Poles and directions

Southern poles from space

 

True Geographic Pole

Either of two points of intersection of the surface of the Earth with the Earth's axis of rotation. The location of this pole moves approximately 10 m a year and is recalculated each year. The true south geographic pole is located near Amundsen-Scott South Pole Station. Here there are many markers representing the movement of the true geographic pole.

The distance between the south geographic pole and the south magnetic pole is approximately 2858 kilometres. The geographic pole is also sometimes referred to as the geodetic pole.

South Magnetic Pole

Is the point on the Earth's surface where the direction of the Earth's magnetic field is vertically upwards. The magnetic dip, the angle between the horizontal plane and the Earth's magnetic field lines, is 90° at the magnetic poles. The south magnetic pole is not fixed and its position moves about 5 kilometres a year presently in a north to northwesterly direction.
The location of the south magnetic pole in 2007: 64.497° S and 137.684° E.
For information about the location of the south magnetic pole contact Geoscience Australia.

Geomagnetic Pole

Either of two points of intersection of the surface of the Earth with the extended axis of a magnetic dipole which is assumed to be located at the centre of the Earth and approximates the source of the Earth's magnetic field. It should not be confused with the magnetic pole which relates to the actual magnetic field of the Earth. The south geomagnetic pole is at 78° 30' S and 111° E which is near Russia's Vostok Station.

Pole of Inaccessibility

The furthest point from any Antarctic coasts. It is located at approximately 83° S and 55° E, approximately 870 kilometres from the South Pole. The pole of inaccessibility was reached by a Soviet Antarctic Expedition for International Geophysical Year research work in 1958. Today a building, plaque and bust of Vladimir Lenin still remain. They are protected as an historic site. When the site was visited in January 2007, only the bust and plaque were visible.

Ceremonial Pole

Located near Amundsen-Scott South Pole Station. A red and white striped barber pole capped with a metallic chromium globe. Surrounding the barber pole are 12 flags representing the original Antarctic Treaty signatories. The barber pole was placed on the Geographic Pole, but this pole moves 10 m per year.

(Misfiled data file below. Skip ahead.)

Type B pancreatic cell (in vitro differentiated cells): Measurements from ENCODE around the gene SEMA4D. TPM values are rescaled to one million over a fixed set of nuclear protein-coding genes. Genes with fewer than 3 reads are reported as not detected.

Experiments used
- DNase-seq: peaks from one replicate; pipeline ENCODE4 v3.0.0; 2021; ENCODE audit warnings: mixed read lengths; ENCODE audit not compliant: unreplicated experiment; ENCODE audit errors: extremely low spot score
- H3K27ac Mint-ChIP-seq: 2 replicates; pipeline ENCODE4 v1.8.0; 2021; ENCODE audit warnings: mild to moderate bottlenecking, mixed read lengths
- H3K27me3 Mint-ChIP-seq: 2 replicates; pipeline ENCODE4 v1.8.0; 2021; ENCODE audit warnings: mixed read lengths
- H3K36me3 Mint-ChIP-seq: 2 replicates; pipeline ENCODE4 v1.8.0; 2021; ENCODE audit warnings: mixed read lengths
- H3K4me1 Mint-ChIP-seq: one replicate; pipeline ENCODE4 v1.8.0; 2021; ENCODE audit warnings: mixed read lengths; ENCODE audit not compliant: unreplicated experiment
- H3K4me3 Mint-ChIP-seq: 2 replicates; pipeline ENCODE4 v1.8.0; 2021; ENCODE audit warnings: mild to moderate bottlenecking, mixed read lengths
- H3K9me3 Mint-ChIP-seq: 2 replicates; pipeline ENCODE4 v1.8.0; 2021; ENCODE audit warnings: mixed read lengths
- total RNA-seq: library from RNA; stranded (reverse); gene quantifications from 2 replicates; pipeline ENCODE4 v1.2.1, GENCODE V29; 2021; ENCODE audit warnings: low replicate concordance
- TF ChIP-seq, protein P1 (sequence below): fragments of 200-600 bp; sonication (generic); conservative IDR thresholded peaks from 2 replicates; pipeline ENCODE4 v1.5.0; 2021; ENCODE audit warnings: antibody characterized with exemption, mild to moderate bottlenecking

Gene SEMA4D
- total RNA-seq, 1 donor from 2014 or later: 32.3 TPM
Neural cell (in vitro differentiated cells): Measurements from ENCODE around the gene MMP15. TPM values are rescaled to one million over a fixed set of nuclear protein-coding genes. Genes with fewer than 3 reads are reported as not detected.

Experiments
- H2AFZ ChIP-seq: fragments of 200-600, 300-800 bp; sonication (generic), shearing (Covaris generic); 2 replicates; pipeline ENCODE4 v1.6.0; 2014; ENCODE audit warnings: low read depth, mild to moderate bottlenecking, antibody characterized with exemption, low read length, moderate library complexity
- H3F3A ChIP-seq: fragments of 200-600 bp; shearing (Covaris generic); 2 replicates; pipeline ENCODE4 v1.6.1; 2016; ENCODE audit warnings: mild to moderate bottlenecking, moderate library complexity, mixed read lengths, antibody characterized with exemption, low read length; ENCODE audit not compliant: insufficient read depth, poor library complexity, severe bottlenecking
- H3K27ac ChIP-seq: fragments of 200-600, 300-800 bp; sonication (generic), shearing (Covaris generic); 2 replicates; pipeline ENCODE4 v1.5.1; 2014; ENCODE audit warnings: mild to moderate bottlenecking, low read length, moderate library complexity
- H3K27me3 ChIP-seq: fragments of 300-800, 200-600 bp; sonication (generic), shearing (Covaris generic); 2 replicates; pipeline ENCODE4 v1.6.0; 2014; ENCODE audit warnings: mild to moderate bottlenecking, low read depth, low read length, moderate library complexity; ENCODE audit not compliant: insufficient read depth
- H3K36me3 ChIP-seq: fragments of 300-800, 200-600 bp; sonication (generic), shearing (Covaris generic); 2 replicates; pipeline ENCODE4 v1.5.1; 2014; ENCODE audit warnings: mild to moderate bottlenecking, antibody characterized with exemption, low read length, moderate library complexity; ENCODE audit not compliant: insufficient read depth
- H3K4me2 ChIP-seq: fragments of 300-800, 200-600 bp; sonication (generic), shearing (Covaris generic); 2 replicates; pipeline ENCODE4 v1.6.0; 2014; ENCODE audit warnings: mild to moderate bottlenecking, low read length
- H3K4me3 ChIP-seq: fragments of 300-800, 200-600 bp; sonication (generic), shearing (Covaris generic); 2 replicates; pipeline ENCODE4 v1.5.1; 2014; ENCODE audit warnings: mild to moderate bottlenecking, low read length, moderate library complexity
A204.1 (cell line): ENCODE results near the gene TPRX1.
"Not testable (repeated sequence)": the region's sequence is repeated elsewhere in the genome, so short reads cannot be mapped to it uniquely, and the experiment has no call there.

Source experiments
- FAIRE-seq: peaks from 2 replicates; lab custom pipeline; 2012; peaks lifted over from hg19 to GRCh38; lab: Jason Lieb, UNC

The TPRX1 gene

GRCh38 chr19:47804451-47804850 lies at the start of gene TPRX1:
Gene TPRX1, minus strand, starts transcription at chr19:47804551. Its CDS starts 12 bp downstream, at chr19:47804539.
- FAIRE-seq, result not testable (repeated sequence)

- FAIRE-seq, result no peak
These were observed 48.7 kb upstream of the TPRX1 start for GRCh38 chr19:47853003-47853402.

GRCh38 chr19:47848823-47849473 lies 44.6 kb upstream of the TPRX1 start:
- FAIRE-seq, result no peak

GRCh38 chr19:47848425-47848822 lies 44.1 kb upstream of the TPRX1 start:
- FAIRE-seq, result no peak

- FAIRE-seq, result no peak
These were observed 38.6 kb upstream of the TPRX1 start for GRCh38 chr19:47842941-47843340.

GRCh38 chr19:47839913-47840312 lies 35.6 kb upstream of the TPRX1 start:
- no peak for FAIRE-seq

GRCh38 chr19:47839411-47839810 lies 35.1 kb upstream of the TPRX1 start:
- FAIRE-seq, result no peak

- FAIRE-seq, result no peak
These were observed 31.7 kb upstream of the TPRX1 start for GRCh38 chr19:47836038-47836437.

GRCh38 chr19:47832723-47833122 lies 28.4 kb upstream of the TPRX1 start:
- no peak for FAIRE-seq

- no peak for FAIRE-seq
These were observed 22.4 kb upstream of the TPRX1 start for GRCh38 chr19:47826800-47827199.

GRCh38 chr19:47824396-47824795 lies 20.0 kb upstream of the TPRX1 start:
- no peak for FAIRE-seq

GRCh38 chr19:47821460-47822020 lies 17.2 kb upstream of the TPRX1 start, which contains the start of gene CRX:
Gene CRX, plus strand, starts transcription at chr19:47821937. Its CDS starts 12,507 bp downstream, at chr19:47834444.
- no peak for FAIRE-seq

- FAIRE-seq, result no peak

Directions

Geographic or true directions

North-south is along any meridian and east-west is along any parallel, because of the way the graticule has been defined. These lines are perpendicular except at the poles. The direction determined by the orientation of the graticule is called geographic or true direction. True north is therefore the direction towards the north geographic pole.

Magnetic North

The direction indicated by the north seeking pole of a magnetic needle influenced only by the Earth's magnetic field. The direction of the magnetic pole is not usually parallel to the meridian. The difference between true north and magnetic north is called magnetic declination.

Grid North

The northwards direction of a line of constant easting on a grid projection. When a rectangular grid is placed over the graticule of a map, the north direction of the grid will generally not coincide with true north. For example, when a UTM projection is used, grid north and true north only coincide at the central meridian. Away from the central meridian the difference between true north and grid north is known as the grid convergence.

Meridian

A line approximating the surface of the Earth, from the north pole to the south pole and connecting points of equal longitude. The prime meridian, located at Greenwich, England, is the origin from which the numbering begins for identifying lines of longitude.

Parallel

A circle approximating the surface of the Earth, parallel to the equator and connecting points of equal latitude.

Great Circle distance

The shortest distance between two points on the surface of the Earth, assuming the Earth is spherical.

Written by Ursula Harris, Australian Antarctic Data Centre

This page was last modified on 11 February 2014.